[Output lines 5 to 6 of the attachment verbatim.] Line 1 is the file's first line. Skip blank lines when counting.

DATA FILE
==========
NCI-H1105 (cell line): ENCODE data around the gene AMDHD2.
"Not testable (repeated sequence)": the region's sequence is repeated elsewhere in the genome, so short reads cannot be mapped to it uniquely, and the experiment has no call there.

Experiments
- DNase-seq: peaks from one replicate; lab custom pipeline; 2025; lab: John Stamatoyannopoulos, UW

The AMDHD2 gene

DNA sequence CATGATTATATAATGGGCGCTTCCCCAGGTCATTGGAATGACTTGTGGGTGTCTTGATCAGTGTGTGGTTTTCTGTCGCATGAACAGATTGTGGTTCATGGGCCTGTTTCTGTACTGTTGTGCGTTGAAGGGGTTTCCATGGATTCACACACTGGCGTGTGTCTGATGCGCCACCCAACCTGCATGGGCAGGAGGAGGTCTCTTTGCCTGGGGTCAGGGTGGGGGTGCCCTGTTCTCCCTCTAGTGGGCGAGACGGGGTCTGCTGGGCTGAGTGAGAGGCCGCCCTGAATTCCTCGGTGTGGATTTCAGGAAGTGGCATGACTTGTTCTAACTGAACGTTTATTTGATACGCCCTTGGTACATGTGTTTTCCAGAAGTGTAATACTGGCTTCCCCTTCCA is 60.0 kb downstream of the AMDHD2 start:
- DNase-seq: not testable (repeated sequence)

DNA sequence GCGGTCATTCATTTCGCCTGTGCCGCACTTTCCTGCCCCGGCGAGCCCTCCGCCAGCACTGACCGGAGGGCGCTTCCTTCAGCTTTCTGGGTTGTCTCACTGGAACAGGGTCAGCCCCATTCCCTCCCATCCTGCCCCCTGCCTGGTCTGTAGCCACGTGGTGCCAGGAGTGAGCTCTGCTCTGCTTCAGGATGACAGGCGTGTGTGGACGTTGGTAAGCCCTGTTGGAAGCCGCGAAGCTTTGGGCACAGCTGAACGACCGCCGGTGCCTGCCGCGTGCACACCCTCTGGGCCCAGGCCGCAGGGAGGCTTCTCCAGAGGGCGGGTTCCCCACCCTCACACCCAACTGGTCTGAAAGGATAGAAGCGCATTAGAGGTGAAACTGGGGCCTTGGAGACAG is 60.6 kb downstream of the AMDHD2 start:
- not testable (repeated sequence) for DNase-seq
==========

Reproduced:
The AMDHD2 gene

DNA sequence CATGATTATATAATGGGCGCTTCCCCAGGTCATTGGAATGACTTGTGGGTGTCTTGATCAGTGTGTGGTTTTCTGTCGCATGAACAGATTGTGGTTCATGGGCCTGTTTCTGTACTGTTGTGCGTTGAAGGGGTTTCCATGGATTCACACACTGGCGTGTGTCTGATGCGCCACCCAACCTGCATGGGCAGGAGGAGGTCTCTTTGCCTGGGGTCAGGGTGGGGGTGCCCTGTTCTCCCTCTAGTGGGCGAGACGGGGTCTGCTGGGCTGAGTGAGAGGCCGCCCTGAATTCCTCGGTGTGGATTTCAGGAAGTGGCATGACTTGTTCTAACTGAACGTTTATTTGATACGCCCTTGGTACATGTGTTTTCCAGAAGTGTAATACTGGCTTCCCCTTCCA is 60.0 kb downstream of the AMDHD2 start: